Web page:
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Presidential dollars pass

In one fell swoop, Congress has authorized 44 circulating Presidential $1 coins, about 40 First Spouse gold bullion coins, five new Lincoln cents, and a Buffalo nickel design $50 gold piece for a total of about 90 new coins.
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In one fell swoop, Congress has authorized 44 circulating Presidential $1 coins, about 40 First Spouse gold bullion coins, five new Lincoln cents, and a Buffalo nickel design $50 gold piece for a total of about 90 new coins.

The Presidential $1 Coin Act of 2005 will be remembered for years to come for its excess. It was passed Dec. 13, sending the legislation on to the White House for signature into law. After 40 minutes of debate, the bill squeaked by the House on a motion to suspend the rules, which requires a two-thirds majority or a 290-vote minimum with one more than required.

At 7:15 p.m., the House took up the question of S. 1047, the Senate version of a bill that had originated in the House of Representatives, but then took on a life of its own including several significant Senate amendments.

On the motion to suspend the rules and pass, the bill to require the Secretary of the Treasury to mint coins in commemoration of each of the nation?s past Presidents and their spouses, respectively, to improve circulation of the $1 coin, to create a new bullion coin, and for other purposes, was approved 291 to 111, with 16 members not voting.

More Republicans voted against the bill than Democrats, though the measure had bipartisan support. 103 GOP members, 187 Democrats and 1 independent voted in favor; 111 Republicans and 21 Democrats voted against the measure.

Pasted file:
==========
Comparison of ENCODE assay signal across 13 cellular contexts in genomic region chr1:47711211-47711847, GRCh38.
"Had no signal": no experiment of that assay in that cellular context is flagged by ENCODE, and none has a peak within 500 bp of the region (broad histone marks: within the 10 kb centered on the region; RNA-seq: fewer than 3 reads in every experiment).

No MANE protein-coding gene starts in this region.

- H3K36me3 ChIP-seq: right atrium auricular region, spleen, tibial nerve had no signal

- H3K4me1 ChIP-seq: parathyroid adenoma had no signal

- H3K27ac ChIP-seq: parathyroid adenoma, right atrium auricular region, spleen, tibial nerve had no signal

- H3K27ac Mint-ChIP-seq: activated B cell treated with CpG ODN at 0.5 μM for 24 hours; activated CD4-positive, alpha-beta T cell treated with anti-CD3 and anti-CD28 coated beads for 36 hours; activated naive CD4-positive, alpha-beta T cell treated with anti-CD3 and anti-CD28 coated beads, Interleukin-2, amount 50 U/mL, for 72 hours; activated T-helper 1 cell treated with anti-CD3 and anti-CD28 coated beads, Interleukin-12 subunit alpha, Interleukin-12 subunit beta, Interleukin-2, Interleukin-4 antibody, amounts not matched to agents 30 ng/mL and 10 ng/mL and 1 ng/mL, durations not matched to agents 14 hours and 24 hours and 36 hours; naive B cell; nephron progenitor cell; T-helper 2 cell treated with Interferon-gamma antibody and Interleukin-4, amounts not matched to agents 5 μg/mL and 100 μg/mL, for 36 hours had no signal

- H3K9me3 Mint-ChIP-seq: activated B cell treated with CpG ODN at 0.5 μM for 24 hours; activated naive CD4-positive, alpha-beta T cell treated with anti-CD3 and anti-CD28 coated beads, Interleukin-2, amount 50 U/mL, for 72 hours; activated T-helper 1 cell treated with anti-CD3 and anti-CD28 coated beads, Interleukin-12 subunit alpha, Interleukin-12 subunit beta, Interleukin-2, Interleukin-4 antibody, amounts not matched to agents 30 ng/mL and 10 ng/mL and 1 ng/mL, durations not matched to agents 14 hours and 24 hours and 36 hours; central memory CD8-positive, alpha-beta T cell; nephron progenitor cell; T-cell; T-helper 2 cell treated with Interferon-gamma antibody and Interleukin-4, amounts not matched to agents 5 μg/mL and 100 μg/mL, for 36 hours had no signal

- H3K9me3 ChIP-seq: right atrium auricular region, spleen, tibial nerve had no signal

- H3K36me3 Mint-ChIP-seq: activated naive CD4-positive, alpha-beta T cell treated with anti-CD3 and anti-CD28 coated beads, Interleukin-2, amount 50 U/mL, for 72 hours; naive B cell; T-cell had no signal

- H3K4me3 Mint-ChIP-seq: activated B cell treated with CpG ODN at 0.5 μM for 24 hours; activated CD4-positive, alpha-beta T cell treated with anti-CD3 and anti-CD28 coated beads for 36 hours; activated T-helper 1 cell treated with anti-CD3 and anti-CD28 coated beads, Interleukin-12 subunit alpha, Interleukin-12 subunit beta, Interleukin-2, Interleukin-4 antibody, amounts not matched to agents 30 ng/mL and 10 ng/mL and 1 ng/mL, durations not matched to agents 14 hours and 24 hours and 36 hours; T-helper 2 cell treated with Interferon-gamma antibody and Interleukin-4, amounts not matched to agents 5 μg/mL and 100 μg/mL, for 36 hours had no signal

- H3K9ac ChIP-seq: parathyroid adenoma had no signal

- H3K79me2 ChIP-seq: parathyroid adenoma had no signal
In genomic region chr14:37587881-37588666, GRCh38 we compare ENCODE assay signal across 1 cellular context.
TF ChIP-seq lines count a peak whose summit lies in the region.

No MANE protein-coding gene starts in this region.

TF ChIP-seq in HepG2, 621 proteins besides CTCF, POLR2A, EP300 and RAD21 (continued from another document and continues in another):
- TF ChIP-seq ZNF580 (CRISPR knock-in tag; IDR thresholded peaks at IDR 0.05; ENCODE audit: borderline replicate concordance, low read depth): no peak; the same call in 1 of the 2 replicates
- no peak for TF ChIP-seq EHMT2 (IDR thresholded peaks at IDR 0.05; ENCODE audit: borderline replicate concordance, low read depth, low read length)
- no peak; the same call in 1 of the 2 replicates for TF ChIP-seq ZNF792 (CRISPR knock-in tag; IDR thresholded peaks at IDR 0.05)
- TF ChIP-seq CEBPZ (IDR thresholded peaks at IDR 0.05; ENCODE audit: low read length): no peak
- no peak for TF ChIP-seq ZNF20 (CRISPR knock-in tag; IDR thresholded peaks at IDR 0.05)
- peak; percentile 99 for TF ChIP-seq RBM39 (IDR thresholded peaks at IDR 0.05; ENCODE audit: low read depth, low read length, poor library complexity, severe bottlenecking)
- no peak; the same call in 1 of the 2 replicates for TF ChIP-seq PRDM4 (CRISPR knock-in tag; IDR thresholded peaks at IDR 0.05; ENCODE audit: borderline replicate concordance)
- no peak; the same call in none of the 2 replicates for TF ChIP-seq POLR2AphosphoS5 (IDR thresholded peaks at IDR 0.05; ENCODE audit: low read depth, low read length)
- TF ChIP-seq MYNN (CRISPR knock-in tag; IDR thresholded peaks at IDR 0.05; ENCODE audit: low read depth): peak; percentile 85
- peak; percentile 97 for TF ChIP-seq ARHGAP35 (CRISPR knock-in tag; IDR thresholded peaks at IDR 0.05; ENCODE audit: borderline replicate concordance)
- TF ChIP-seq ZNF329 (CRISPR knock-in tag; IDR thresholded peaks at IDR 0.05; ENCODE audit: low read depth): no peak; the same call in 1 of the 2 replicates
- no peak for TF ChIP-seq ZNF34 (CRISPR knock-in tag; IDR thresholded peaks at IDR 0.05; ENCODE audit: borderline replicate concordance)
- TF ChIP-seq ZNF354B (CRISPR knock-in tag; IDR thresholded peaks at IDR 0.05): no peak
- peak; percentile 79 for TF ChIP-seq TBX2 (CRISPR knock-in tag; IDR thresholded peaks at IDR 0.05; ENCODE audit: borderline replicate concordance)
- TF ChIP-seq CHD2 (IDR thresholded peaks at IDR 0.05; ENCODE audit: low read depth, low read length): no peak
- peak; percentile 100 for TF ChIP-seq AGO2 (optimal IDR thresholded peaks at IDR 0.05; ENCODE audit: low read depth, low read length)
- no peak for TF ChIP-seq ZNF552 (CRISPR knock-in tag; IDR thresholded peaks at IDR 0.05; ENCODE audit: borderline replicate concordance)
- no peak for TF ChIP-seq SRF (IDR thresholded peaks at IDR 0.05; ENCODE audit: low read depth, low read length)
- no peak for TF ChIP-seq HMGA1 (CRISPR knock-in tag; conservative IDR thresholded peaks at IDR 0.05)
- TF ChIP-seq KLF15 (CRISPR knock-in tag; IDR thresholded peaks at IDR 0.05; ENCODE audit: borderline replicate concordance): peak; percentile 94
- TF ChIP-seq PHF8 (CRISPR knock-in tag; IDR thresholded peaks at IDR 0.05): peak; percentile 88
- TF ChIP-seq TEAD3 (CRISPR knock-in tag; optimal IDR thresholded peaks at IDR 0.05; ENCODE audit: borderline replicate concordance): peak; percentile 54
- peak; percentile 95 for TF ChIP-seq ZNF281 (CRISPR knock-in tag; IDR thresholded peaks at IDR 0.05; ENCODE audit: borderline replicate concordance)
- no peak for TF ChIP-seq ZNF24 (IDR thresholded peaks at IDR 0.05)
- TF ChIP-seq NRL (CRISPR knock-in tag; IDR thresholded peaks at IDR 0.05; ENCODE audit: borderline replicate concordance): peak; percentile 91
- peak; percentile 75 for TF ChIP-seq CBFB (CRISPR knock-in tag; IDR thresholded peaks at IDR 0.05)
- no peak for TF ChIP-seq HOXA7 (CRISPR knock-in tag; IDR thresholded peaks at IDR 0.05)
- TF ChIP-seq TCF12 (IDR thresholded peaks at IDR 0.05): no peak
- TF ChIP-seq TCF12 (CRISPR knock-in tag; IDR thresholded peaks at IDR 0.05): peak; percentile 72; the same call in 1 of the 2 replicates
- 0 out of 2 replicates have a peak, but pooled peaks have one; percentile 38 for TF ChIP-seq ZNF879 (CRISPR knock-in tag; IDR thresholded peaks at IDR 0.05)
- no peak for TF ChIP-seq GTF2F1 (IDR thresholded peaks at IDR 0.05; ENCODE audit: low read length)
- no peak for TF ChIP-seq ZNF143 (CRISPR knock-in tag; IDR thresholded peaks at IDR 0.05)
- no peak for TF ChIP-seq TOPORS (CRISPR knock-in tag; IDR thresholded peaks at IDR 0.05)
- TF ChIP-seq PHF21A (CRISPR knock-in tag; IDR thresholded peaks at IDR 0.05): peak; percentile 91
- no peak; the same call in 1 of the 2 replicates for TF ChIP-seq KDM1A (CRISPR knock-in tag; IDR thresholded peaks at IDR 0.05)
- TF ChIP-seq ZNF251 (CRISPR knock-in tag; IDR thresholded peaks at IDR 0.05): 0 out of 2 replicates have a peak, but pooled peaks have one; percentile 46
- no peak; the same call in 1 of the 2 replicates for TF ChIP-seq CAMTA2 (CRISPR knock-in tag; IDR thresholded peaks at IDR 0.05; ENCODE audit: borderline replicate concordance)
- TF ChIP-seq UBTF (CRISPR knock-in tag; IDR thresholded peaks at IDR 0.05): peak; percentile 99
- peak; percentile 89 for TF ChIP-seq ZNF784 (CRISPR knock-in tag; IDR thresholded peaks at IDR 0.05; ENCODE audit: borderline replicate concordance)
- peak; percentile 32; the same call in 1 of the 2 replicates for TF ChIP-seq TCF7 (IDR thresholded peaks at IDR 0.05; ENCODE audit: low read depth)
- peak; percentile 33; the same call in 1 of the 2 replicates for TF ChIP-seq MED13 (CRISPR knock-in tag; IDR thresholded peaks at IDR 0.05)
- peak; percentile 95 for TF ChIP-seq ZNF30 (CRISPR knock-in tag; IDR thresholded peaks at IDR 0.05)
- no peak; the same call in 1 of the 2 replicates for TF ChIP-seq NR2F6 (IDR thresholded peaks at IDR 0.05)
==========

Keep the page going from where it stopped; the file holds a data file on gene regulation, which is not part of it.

Approved are four new one cent pieces for the bicentennial of Abraham Lincoln?s birth in 2009, together with a commemorative bronze one-cent coin using the 1909 composition to be struck in the same year. Also authorized: a lengthy series of at least 44 presidential $1 coins to circulate side by side with the Sacagawea dollar. A golden finish will be employed.

Included as a a well is a new .9999 fine half-ounce $10 gold coin series that would honor America?s First Ladies, a non-circulating, legal-tender commemorative silver dollar honoring the 50th anniversary of school desegregation in Little Rock, Ark., for 2007, and a new .9999 fine one-ounce $50 gold bullion coin that would bear the Buffalo nickel design of James Earle Fraser from 1913. Bronze medallic versions of the first Lady pieces are also mandated to be struck.

Although the House of Representatives had previously passed nearly all of these items, a sense of drama remains because the Senate passed them Nov. 18 as a Senate bill S. 1047 in amended form, and the House had to decide to either agree to the changes by direct vote or in conference have a different solution ? with both bodies in complete agreement before the bill can be presented to the President for signature into law.

Here, the House adopted the Senate position, which is really a better version of H.R 902, which was introduced Feb. 17, 2005, by Rep. Michael Castle, R-Del., former chair of the House coinage subcommittee and the intellectual and legislative father of the Mint?s state quarter program.